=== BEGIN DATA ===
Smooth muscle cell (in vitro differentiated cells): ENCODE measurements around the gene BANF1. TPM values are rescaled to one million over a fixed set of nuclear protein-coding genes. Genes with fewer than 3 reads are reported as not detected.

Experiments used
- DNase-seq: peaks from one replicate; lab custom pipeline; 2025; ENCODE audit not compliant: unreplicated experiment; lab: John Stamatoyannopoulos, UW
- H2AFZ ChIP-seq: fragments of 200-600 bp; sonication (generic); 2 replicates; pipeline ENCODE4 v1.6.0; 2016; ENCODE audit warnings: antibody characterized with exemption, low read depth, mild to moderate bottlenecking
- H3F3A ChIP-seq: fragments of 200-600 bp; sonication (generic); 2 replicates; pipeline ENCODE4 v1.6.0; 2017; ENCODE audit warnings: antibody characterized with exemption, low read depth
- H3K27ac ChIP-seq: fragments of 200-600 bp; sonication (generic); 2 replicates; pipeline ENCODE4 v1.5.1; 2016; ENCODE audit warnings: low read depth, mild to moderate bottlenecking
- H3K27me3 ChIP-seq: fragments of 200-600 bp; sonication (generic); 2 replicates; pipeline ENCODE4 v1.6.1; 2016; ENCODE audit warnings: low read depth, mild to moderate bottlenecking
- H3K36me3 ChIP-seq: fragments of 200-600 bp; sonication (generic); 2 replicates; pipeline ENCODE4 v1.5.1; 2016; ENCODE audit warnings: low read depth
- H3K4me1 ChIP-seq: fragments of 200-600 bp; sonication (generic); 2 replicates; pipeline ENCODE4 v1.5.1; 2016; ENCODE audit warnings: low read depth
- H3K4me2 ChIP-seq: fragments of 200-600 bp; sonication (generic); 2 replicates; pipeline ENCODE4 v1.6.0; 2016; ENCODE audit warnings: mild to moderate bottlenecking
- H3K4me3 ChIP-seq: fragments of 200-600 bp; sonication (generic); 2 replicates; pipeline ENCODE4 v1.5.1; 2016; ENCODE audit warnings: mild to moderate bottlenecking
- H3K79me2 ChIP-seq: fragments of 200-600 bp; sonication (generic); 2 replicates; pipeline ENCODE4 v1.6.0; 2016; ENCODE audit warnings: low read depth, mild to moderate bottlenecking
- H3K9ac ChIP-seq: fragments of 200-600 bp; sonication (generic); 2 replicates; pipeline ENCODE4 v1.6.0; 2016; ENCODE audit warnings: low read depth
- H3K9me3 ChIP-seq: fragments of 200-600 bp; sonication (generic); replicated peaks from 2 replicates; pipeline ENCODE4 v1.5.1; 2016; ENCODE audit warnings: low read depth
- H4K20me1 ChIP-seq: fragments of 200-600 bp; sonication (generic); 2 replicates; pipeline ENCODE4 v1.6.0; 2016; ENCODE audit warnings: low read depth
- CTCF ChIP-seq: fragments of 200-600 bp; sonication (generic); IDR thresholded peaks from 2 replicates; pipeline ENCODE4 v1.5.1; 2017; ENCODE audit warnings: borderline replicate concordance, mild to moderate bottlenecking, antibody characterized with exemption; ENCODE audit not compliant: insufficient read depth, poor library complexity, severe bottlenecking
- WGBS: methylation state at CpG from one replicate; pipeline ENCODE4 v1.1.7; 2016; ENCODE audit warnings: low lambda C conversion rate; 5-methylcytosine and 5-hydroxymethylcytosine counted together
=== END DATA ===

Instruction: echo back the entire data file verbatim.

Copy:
Smooth muscle cell (in vitro differentiated cells): ENCODE measurements around the gene BANF1. TPM values are rescaled to one million over a fixed set of nuclear protein-coding genes. Genes with fewer than 3 reads are reported as not detected.

Experiments used
- DNase-seq: peaks from one replicate; lab custom pipeline; 2025; ENCODE audit not compliant: unreplicated experiment; lab: John Stamatoyannopoulos, UW
- H2AFZ ChIP-seq: fragments of 200-600 bp; sonication (generic); 2 replicates; pipeline ENCODE4 v1.6.0; 2016; ENCODE audit warnings: antibody characterized with exemption, low read depth, mild to moderate bottlenecking
- H3F3A ChIP-seq: fragments of 200-600 bp; sonication (generic); 2 replicates; pipeline ENCODE4 v1.6.0; 2017; ENCODE audit warnings: antibody characterized with exemption, low read depth
- H3K27ac ChIP-seq: fragments of 200-600 bp; sonication (generic); 2 replicates; pipeline ENCODE4 v1.5.1; 2016; ENCODE audit warnings: low read depth, mild to moderate bottlenecking
- H3K27me3 ChIP-seq: fragments of 200-600 bp; sonication (generic); 2 replicates; pipeline ENCODE4 v1.6.1; 2016; ENCODE audit warnings: low read depth, mild to moderate bottlenecking
- H3K36me3 ChIP-seq: fragments of 200-600 bp; sonication (generic); 2 replicates; pipeline ENCODE4 v1.5.1; 2016; ENCODE audit warnings: low read depth
- H3K4me1 ChIP-seq: fragments of 200-600 bp; sonication (generic); 2 replicates; pipeline ENCODE4 v1.5.1; 2016; ENCODE audit warnings: low read depth
- H3K4me2 ChIP-seq: fragments of 200-600 bp; sonication (generic); 2 replicates; pipeline ENCODE4 v1.6.0; 2016; ENCODE audit warnings: mild to moderate bottlenecking
- H3K4me3 ChIP-seq: fragments of 200-600 bp; sonication (generic); 2 replicates; pipeline ENCODE4 v1.5.1; 2016; ENCODE audit warnings: mild to moderate bottlenecking
- H3K79me2 ChIP-seq: fragments of 200-600 bp; sonication (generic); 2 replicates; pipeline ENCODE4 v1.6.0; 2016; ENCODE audit warnings: low read depth, mild to moderate bottlenecking
- H3K9ac ChIP-seq: fragments of 200-600 bp; sonication (generic); 2 replicates; pipeline ENCODE4 v1.6.0; 2016; ENCODE audit warnings: low read depth
- H3K9me3 ChIP-seq: fragments of 200-600 bp; sonication (generic); replicated peaks from 2 replicates; pipeline ENCODE4 v1.5.1; 2016; ENCODE audit warnings: low read depth
- H4K20me1 ChIP-seq: fragments of 200-600 bp; sonication (generic); 2 replicates; pipeline ENCODE4 v1.6.0; 2016; ENCODE audit warnings: low read depth
- CTCF ChIP-seq: fragments of 200-600 bp; sonication (generic); IDR thresholded peaks from 2 replicates; pipeline ENCODE4 v1.5.1; 2017; ENCODE audit warnings: borderline replicate concordance, mild to moderate bottlenecking, antibody characterized with exemption; ENCODE audit not compliant: insufficient read depth, poor library complexity, severe bottlenecking
- WGBS: methylation state at CpG from one replicate; pipeline ENCODE4 v1.1.7; 2016; ENCODE audit warnings: low lambda C conversion rate; 5-methylcytosine and 5-hydroxymethylcytosine counted together